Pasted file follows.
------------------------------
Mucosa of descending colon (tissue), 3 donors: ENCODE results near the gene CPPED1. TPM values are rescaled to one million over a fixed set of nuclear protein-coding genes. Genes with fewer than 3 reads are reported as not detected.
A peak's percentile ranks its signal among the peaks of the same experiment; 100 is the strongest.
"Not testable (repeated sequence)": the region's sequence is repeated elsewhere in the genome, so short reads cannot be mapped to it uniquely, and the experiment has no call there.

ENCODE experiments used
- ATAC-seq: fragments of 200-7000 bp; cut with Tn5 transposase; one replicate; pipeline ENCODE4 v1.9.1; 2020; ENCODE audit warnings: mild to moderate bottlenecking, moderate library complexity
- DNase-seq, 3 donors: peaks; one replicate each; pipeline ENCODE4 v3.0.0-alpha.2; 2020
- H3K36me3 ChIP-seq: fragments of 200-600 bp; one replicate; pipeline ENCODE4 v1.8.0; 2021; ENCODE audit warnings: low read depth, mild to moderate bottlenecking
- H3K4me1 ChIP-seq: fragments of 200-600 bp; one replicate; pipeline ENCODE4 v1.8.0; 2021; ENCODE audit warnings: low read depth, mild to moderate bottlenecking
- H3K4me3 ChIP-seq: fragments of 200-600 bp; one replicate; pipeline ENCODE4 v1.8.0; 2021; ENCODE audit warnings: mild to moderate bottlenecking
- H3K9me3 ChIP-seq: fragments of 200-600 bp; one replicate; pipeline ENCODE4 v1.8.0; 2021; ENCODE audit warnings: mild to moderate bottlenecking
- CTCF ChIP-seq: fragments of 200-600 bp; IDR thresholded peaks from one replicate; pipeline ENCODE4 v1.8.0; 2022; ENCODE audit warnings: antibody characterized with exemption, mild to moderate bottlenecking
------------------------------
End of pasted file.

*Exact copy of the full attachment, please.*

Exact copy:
Mucosa of descending colon (tissue), 3 donors: ENCODE results near the gene CPPED1. TPM values are rescaled to one million over a fixed set of nuclear protein-coding genes. Genes with fewer than 3 reads are reported as not detected.
A peak's percentile ranks its signal among the peaks of the same experiment; 100 is the strongest.
"Not testable (repeated sequence)": the region's sequence is repeated elsewhere in the genome, so short reads cannot be mapped to it uniquely, and the experiment has no call there.

ENCODE experiments used
- ATAC-seq: fragments of 200-7000 bp; cut with Tn5 transposase; one replicate; pipeline ENCODE4 v1.9.1; 2020; ENCODE audit warnings: mild to moderate bottlenecking, moderate library complexity
- DNase-seq, 3 donors: peaks; one replicate each; pipeline ENCODE4 v3.0.0-alpha.2; 2020
- H3K36me3 ChIP-seq: fragments of 200-600 bp; one replicate; pipeline ENCODE4 v1.8.0; 2021; ENCODE audit warnings: low read depth, mild to moderate bottlenecking
- H3K4me1 ChIP-seq: fragments of 200-600 bp; one replicate; pipeline ENCODE4 v1.8.0; 2021; ENCODE audit warnings: low read depth, mild to moderate bottlenecking
- H3K4me3 ChIP-seq: fragments of 200-600 bp; one replicate; pipeline ENCODE4 v1.8.0; 2021; ENCODE audit warnings: mild to moderate bottlenecking
- H3K9me3 ChIP-seq: fragments of 200-600 bp; one replicate; pipeline ENCODE4 v1.8.0; 2021; ENCODE audit warnings: mild to moderate bottlenecking
- CTCF ChIP-seq: fragments of 200-600 bp; IDR thresholded peaks from one replicate; pipeline ENCODE4 v1.8.0; 2022; ENCODE audit warnings: antibody characterized with exemption, mild to moderate bottlenecking